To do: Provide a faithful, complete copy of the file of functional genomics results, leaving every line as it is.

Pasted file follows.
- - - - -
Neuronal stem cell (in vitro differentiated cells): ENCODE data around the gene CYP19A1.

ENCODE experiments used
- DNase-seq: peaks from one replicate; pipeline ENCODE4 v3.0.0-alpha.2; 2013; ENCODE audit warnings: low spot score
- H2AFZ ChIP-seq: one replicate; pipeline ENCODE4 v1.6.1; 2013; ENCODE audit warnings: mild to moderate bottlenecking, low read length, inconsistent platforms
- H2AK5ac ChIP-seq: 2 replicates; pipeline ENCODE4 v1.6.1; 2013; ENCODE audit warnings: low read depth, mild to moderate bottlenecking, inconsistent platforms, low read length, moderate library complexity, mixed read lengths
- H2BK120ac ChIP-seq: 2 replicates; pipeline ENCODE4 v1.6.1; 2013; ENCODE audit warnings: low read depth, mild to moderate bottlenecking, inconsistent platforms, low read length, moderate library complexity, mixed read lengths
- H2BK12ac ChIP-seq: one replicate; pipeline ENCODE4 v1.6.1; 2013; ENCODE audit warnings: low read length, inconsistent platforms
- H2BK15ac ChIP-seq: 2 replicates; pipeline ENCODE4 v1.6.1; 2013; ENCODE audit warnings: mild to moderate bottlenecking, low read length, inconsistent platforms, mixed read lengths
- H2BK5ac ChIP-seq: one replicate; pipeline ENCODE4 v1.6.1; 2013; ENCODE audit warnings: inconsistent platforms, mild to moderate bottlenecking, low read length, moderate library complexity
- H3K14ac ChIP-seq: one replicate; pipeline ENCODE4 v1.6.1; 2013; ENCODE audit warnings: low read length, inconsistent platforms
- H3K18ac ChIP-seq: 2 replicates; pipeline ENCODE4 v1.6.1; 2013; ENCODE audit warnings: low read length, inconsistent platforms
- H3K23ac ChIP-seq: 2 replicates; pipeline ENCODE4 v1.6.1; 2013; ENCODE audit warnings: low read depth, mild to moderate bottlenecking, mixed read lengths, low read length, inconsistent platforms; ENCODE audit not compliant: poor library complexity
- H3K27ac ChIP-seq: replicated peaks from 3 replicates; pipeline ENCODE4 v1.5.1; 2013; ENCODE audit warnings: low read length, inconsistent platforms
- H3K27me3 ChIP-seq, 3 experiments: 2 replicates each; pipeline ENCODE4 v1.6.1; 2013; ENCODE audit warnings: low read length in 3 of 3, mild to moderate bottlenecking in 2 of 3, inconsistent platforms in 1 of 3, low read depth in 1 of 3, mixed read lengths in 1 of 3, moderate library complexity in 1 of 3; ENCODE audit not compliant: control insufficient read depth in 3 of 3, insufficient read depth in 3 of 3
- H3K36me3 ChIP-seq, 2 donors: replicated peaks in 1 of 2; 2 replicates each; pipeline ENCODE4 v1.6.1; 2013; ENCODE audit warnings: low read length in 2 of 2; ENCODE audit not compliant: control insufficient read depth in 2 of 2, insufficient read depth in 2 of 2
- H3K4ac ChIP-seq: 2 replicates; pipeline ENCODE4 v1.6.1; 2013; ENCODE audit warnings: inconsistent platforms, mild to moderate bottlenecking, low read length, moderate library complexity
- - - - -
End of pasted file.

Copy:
Neuronal stem cell (in vitro differentiated cells): ENCODE data around the gene CYP19A1.

ENCODE experiments used
- DNase-seq: peaks from one replicate; pipeline ENCODE4 v3.0.0-alpha.2; 2013; ENCODE audit warnings: low spot score
- H2AFZ ChIP-seq: one replicate; pipeline ENCODE4 v1.6.1; 2013; ENCODE audit warnings: mild to moderate bottlenecking, low read length, inconsistent platforms
- H2AK5ac ChIP-seq: 2 replicates; pipeline ENCODE4 v1.6.1; 2013; ENCODE audit warnings: low read depth, mild to moderate bottlenecking, inconsistent platforms, low read length, moderate library complexity, mixed read lengths
- H2BK120ac ChIP-seq: 2 replicates; pipeline ENCODE4 v1.6.1; 2013; ENCODE audit warnings: low read depth, mild to moderate bottlenecking, inconsistent platforms, low read length, moderate library complexity, mixed read lengths
- H2BK12ac ChIP-seq: one replicate; pipeline ENCODE4 v1.6.1; 2013; ENCODE audit warnings: low read length, inconsistent platforms
- H2BK15ac ChIP-seq: 2 replicates; pipeline ENCODE4 v1.6.1; 2013; ENCODE audit warnings: mild to moderate bottlenecking, low read length, inconsistent platforms, mixed read lengths
- H2BK5ac ChIP-seq: one replicate; pipeline ENCODE4 v1.6.1; 2013; ENCODE audit warnings: inconsistent platforms, mild to moderate bottlenecking, low read length, moderate library complexity
- H3K14ac ChIP-seq: one replicate; pipeline ENCODE4 v1.6.1; 2013; ENCODE audit warnings: low read length, inconsistent platforms
- H3K18ac ChIP-seq: 2 replicates; pipeline ENCODE4 v1.6.1; 2013; ENCODE audit warnings: low read length, inconsistent platforms
- H3K23ac ChIP-seq: 2 replicates; pipeline ENCODE4 v1.6.1; 2013; ENCODE audit warnings: low read depth, mild to moderate bottlenecking, mixed read lengths, low read length, inconsistent platforms; ENCODE audit not compliant: poor library complexity
- H3K27ac ChIP-seq: replicated peaks from 3 replicates; pipeline ENCODE4 v1.5.1; 2013; ENCODE audit warnings: low read length, inconsistent platforms
- H3K27me3 ChIP-seq, 3 experiments: 2 replicates each; pipeline ENCODE4 v1.6.1; 2013; ENCODE audit warnings: low read length in 3 of 3, mild to moderate bottlenecking in 2 of 3, inconsistent platforms in 1 of 3, low read depth in 1 of 3, mixed read lengths in 1 of 3, moderate library complexity in 1 of 3; ENCODE audit not compliant: control insufficient read depth in 3 of 3, insufficient read depth in 3 of 3
- H3K36me3 ChIP-seq, 2 donors: replicated peaks in 1 of 2; 2 replicates each; pipeline ENCODE4 v1.6.1; 2013; ENCODE audit warnings: low read length in 2 of 2; ENCODE audit not compliant: control insufficient read depth in 2 of 2, insufficient read depth in 2 of 2
- H3K4ac ChIP-seq: 2 replicates; pipeline ENCODE4 v1.6.1; 2013; ENCODE audit warnings: inconsistent platforms, mild to moderate bottlenecking, low read length, moderate library complexity